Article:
Orthodontists have the ability to straighten teeth that are severely crowded, rotated and tipped. Excellent orthodontic mechanics can turn a severe malocclusion (bad bite) into a well-functioning, esthetic and long-lasting occlusion.
There are tooth movements, however, that are extremely difficult, if not impossible, for orthodontists to perform without adverse consequences
to other teeth,
a patient's smile and, possibly, a patient's lower facial features. Intruding teeth (pushing them straight into bone) and distalizing teeth (pushing them back in the mouth) are traditionally the two toughest tooth movements to perform. Orthodontists are often left with needing to pursue other treatments to avoid these difficult tooth movements.
Mini-Pins (aka: temporary orthodontic implants, temporary anchorage devices or TADs, miniscrews or microscrews) were introduced in eastern Asia in 1997; they have been used in the United States since ~2001. These titanium pins are placed through the gums into the outer layer of bone, which provides the stability for the pin, so that it can be used to anchor the movement of teeth. These pins are quite easy for the orthodontist or periodontist to place and are nearly painless for the patient, requiring less local anesthesia than required for a simple restoration (filling)! Bone has few, if any, nerves, hence the minimal pain associated with mini-pin placement and subsequent use.
The first set of clinical pictures, above and to the right, show a 16 year-old patient who wanted her teeth straightened, and, specifically,
she wanted her upper left canine tooth moved into its proper position within the dental arch.
She was congenitally missing her upper left lateral incisor and, therefore,
the canine erupted into the lateral incisor position,
leaving the baby tooth in the position where the permanent canine should have ended up. Oftentimes, an orthodontist will leave the canine tooth in the position of the lateral incisor and have a general dentist reduce its size and place a veneer or cosmetic bonding on the tooth to make it look like a lateral incisor. The baby tooth can be left in place until it either exfoliates (falls out) on its own or can be extracted and a fixed partial denture (bridge) or implant placed to fill the space. Due to the difficulty moving canines back in the mouth with traditional orthodontic mechanics, keeping the canine "as is" is probably the easiest and fasted option for all parties involved.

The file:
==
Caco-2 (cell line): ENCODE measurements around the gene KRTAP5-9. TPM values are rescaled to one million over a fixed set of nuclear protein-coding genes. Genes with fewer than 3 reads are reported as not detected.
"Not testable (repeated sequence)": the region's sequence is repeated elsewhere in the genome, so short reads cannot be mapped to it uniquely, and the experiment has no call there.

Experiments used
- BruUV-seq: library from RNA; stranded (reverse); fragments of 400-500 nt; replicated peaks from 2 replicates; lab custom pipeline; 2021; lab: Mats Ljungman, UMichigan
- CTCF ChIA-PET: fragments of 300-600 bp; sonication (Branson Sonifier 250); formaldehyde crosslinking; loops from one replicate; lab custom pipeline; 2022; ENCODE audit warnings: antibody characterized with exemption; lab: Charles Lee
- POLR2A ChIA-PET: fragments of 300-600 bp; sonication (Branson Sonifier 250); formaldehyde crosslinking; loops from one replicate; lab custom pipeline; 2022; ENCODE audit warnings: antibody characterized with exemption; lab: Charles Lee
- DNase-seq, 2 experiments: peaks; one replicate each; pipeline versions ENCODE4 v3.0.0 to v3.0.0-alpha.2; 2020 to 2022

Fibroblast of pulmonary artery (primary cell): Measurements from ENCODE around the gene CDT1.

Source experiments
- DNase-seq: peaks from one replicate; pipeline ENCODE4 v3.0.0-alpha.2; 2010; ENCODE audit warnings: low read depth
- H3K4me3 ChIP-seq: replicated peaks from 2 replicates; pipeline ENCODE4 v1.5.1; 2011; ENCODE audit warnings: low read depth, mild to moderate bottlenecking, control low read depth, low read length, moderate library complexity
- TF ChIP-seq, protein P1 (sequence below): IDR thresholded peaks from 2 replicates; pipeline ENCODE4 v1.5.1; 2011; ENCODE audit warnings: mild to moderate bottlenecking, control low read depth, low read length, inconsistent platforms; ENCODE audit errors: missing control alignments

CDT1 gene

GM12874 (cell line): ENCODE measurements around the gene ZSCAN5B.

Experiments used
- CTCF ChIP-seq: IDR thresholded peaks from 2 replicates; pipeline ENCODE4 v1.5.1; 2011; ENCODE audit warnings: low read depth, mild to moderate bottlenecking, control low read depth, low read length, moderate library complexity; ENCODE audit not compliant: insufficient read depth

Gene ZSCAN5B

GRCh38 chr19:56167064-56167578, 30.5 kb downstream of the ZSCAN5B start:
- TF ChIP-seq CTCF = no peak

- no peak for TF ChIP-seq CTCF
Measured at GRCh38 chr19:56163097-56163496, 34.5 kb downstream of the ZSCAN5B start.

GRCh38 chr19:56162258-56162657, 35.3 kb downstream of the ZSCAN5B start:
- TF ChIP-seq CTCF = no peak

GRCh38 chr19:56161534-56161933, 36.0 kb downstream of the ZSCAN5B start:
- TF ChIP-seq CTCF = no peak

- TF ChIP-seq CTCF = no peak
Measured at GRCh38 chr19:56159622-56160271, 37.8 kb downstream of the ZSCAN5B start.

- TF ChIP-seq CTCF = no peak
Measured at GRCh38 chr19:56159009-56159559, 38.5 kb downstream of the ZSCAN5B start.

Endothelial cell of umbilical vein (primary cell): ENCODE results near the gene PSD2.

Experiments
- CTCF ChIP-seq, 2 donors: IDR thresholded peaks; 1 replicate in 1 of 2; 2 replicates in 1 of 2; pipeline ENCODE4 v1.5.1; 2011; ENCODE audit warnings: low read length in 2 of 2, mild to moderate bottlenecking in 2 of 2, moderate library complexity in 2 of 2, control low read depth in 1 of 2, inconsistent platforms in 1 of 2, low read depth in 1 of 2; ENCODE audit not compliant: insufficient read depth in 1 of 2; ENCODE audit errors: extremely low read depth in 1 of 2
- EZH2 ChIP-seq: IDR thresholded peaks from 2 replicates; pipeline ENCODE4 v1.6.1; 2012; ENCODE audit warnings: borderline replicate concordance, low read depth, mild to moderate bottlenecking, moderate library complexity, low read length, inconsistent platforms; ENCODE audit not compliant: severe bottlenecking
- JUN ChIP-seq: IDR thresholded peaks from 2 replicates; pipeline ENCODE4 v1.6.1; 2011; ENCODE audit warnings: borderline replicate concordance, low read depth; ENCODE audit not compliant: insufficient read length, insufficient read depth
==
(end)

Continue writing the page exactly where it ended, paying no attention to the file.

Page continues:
With the advent of mini-pins, the permanent canine tooth can be moved to its proper position, giving what most dentists would agree is the best functional bite and esthetic smile for this patient. A mini-pin is placed just to the upper left of the first premolar and an elastic chain is placed from the pin to a lever arm on the canine. The baby tooth has been extracted and left on the wire, but reduced in width to allow for space to pull the canine to the right (or back in the mouth). Over the course of 7 months, you can see that the canine tooth is being pulled to the right as you look at the teeth(notice the gap between it and the tooth to its left). This is being done without any adverse consequences on the other teeth in the mouth. Normally, an orthodontist would attempt to pull the canine tooth back in the mouth by using other teeth to attach elastics to. These other teeth would also move in response to the forces being placed upon them, and we cannot afford to have this happen in the above patient's mouth. She has a very nice smile to begin with, and we aim to preserve that during her treatment. The last picture shows the completion of canine's movement, at which time a denture tooth was placed to to fill the gap created.
The second set of pictures to the left show a 22 year-old who was congenitally missing a permanent lower second premolar,
and the baby tooth that failed to exfoliate was
seven years following her orthodontic treatment. As a result, her first and second molars tipped forward into the empty space, leaving few restorative options to replace the second premolar. Placing braces on all lower teeth was a treatment option, but the patient declined due to work commitments; she did not want visible braces on her lower front teeth. As a much more conservative and esthetic option, mini-pin placement with only three brackets was used to upright the molar. Treatment was completed in three months, and the patient was extremely happy.
MINI-PINS ARE ONE OF THE MOST SIGNIFICANT CONTRIBUTIONS TO ORTHODONTICS IN THE RECENT PAST. THEY ALLOW ORTHODONTISTS TO COMPLETE TREATMENT ON CERTAIN PATIENTS WITH LESS COMPROMISE AND, THEREFORE, BETTER FINAL RESULTS. THEY ARE NOT INDICATED FOR ALL PATIENTS, BUT, WHEN PROPERLY TREATMENT PLANNED AND USED, THEY ARE A WONDERFUL ADJUNCT TO ORTHODONTIC TREATMENT.